A former coup leader who campaigned in army fatigues has declared victory in Ecuador's presidential election.
Former army colonel Lucio Gutierrez appeared to defeat a banana magnate who hoped his business reputation would draw investors to the South American country. With 93 percent of votes counted, colonel Gutierrez has garnered 54 percent of votes cast, with Alvaro Noboa trailing with 45 percent.
In a speech last week to close his campaign, Mr. Gutierrez pledged a fight against corruption. He also promised to improve social services in Ecuador, where more than half the people live in poverty.
The former army colonel gained a reputation in early 2000 when he joined protesting Indians to commandeer the assembly hall in Congress. Later the same day, January 21, 2000 he formed a ruling junta with a Supreme Court judge and an Indian leader. They ruled for mere hours before the country's vice-president took power, and Mr. Gutierrez spent six months in jail as a result of the coup.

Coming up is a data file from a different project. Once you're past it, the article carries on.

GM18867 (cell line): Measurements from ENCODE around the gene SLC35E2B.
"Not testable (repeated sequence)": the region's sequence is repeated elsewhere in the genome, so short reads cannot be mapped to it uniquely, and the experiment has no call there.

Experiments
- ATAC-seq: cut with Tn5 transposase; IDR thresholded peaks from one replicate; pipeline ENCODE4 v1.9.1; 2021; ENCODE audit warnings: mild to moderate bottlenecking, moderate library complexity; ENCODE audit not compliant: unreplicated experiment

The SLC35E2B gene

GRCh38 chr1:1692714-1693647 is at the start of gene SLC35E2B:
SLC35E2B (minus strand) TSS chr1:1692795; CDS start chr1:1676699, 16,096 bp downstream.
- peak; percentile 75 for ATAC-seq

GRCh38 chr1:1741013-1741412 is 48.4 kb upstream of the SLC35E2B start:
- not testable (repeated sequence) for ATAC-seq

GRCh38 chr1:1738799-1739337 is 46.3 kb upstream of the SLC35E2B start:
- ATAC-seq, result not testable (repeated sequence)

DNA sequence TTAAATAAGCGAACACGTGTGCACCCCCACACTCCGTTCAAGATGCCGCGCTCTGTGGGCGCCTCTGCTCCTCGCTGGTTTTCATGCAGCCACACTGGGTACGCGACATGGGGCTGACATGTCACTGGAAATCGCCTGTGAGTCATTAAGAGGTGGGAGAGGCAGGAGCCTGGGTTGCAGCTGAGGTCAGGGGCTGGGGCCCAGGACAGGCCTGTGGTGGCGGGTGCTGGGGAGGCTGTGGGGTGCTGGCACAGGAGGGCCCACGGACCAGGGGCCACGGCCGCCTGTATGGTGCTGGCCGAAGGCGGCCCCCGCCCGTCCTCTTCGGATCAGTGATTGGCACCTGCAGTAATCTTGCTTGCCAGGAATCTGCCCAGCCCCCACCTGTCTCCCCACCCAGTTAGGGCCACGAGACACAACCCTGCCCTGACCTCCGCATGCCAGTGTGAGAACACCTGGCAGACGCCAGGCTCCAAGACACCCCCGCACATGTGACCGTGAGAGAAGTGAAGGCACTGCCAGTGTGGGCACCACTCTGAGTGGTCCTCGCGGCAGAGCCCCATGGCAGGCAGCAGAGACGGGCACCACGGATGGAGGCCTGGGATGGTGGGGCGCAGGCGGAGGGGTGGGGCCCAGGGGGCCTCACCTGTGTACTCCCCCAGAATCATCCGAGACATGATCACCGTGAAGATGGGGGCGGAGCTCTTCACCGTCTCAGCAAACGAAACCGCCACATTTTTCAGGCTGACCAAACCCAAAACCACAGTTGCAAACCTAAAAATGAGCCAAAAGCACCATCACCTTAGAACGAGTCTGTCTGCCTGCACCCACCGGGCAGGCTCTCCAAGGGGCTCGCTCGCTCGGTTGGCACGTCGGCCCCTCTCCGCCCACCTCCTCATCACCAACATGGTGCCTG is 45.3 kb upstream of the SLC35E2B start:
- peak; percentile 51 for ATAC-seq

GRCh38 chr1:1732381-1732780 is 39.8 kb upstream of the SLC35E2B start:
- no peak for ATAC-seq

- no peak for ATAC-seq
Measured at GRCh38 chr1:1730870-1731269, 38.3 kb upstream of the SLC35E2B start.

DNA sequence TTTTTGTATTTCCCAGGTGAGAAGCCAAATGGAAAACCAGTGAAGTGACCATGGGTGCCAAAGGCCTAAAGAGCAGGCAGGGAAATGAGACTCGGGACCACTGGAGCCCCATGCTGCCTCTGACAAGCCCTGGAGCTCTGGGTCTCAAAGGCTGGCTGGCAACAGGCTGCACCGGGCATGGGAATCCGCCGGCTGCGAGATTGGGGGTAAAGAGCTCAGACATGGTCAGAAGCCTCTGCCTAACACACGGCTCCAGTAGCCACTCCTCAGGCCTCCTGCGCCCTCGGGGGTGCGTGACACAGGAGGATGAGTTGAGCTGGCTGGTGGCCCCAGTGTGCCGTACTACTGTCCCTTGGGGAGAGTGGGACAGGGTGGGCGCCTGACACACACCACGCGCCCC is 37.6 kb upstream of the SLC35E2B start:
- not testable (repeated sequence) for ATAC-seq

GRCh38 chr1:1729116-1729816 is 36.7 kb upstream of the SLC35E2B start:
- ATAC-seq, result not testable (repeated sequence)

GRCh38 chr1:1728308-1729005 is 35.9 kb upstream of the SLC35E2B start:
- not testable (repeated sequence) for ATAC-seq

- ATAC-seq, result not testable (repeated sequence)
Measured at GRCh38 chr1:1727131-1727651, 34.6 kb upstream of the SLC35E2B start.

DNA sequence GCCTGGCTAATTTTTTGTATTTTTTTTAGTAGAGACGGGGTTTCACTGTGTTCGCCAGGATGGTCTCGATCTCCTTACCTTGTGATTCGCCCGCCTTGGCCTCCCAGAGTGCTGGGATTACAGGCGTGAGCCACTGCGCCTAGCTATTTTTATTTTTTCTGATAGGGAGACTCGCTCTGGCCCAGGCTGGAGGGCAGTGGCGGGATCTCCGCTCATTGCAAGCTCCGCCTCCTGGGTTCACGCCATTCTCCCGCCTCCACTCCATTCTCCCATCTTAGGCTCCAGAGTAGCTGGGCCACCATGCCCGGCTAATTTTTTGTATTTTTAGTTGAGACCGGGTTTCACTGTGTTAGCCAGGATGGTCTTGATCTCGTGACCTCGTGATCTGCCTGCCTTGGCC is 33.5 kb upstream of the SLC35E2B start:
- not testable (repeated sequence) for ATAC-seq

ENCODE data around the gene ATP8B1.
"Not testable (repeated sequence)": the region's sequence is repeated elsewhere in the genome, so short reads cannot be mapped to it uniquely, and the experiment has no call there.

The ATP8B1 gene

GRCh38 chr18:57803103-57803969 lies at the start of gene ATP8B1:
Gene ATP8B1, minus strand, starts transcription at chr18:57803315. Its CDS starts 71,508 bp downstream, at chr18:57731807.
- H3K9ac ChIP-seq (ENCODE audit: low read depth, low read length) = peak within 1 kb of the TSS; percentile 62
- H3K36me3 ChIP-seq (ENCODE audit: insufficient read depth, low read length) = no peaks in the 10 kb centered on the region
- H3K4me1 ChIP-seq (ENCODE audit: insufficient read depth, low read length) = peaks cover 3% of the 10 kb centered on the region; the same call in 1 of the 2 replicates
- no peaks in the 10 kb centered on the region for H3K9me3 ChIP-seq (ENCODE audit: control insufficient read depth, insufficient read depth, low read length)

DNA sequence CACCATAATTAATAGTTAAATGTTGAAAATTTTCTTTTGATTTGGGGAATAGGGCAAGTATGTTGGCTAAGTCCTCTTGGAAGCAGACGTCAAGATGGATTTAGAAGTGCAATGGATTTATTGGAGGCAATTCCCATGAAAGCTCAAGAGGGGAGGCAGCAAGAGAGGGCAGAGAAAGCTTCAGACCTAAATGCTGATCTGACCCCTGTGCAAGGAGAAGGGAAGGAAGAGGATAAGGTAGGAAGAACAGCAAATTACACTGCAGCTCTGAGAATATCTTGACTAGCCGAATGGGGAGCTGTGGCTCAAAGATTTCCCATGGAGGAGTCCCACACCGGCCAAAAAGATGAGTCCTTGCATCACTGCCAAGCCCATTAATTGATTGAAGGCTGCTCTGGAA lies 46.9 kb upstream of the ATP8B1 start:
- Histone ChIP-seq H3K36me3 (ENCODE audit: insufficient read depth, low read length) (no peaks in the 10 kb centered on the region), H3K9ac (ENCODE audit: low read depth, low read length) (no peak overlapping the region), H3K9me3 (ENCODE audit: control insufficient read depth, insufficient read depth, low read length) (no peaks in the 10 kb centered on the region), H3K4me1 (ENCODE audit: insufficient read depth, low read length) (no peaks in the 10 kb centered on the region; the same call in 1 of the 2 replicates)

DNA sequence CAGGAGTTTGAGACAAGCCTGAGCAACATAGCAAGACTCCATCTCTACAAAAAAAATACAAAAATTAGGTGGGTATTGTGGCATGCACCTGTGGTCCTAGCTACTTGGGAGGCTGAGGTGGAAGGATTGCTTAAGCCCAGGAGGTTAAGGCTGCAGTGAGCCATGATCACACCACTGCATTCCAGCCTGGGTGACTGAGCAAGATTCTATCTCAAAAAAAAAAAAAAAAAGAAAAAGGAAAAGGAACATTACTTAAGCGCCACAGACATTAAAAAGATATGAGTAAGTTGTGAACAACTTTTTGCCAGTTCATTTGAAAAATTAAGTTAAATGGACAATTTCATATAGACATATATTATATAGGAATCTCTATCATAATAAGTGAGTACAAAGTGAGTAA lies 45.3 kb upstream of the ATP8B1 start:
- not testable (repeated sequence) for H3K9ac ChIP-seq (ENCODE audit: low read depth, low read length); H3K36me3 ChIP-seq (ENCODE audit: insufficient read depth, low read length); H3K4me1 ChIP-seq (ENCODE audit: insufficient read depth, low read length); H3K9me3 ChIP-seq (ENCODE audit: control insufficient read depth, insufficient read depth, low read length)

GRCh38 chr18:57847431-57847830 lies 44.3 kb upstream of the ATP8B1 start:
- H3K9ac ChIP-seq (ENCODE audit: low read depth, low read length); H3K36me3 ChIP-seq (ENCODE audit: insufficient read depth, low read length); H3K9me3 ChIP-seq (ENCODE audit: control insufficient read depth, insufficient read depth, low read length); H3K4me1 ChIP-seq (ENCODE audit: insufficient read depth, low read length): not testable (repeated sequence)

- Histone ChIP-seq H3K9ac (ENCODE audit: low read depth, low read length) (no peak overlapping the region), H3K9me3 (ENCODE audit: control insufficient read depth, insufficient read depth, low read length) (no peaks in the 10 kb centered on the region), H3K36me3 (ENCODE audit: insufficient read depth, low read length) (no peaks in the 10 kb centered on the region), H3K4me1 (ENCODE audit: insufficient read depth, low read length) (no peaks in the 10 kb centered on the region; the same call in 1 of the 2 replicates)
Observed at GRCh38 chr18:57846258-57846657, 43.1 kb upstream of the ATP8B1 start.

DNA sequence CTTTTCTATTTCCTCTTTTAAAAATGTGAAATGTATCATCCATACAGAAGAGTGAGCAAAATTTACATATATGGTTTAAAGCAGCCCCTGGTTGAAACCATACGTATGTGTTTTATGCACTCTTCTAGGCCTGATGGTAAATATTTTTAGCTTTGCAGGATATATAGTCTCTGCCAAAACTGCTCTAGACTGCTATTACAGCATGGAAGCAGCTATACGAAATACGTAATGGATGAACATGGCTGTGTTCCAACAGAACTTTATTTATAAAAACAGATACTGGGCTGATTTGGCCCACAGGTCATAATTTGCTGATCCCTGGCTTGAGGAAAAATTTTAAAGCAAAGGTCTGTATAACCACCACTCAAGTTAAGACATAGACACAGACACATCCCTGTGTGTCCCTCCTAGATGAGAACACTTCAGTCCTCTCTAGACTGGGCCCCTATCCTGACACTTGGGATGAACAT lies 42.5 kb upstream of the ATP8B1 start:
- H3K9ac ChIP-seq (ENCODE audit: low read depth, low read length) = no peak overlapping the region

He calls his party 21st of January Patriotic Society, but Colonel Gutierrez has rejected Mr. Noboa's comparisons of himself to Venezuelan leader Hugo Chavez. Like Mr. Chavez, Mr. Gutierrez sometimes campaigned in his military uniform but rejects implications from the Noboa campaign that he'd run the country as a dictator.
Of about five-million votes cast Sunday, about 10 percent were annulled, an indication, analysts say, many voters were unhappy with both candidates.
During his campaign Mr. Gutierrez traveled to the United States, aiming to attract badly needed investments to Ecuador, whose major exports are petroleum and bananas.
In a business suit, he visited Wall Street and told potential financiers that his country would continue with the dollar as its currency and would meet its debt obligations to multilateral lenders. He said he wants a new deal with the International Monetary Fund.